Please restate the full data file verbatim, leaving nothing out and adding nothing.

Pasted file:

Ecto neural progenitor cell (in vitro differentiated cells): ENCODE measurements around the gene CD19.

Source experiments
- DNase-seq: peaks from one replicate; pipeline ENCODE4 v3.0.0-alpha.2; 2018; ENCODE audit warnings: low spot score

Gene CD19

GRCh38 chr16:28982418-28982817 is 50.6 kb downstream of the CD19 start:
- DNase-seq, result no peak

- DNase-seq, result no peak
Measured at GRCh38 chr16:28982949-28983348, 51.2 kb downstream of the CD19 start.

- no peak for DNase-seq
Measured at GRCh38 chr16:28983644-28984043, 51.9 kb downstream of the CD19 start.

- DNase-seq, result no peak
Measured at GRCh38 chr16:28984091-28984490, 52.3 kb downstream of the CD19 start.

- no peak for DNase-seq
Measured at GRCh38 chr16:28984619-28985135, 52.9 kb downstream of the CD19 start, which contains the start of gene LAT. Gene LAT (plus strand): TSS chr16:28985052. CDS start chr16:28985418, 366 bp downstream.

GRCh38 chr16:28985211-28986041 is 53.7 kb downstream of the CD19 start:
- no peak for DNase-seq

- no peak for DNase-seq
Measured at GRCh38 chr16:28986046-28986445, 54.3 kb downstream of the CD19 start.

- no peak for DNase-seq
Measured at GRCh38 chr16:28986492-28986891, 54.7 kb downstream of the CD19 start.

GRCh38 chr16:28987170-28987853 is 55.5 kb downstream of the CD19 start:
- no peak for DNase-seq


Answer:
Ecto neural progenitor cell (in vitro differentiated cells): ENCODE measurements around the gene CD19.

Source experiments
- DNase-seq: peaks from one replicate; pipeline ENCODE4 v3.0.0-alpha.2; 2018; ENCODE audit warnings: low spot score

Gene CD19

GRCh38 chr16:28982418-28982817 is 50.6 kb downstream of the CD19 start:
- DNase-seq, result no peak

- DNase-seq, result no peak
Measured at GRCh38 chr16:28982949-28983348, 51.2 kb downstream of the CD19 start.

- no peak for DNase-seq
Measured at GRCh38 chr16:28983644-28984043, 51.9 kb downstream of the CD19 start.

- DNase-seq, result no peak
Measured at GRCh38 chr16:28984091-28984490, 52.3 kb downstream of the CD19 start.

- no peak for DNase-seq
Measured at GRCh38 chr16:28984619-28985135, 52.9 kb downstream of the CD19 start, which contains the start of gene LAT. Gene LAT (plus strand): TSS chr16:28985052. CDS start chr16:28985418, 366 bp downstream.

GRCh38 chr16:28985211-28986041 is 53.7 kb downstream of the CD19 start:
- no peak for DNase-seq

- no peak for DNase-seq
Measured at GRCh38 chr16:28986046-28986445, 54.3 kb downstream of the CD19 start.

- no peak for DNase-seq
Measured at GRCh38 chr16:28986492-28986891, 54.7 kb downstream of the CD19 start.

GRCh38 chr16:28987170-28987853 is 55.5 kb downstream of the CD19 start:
- no peak for DNase-seq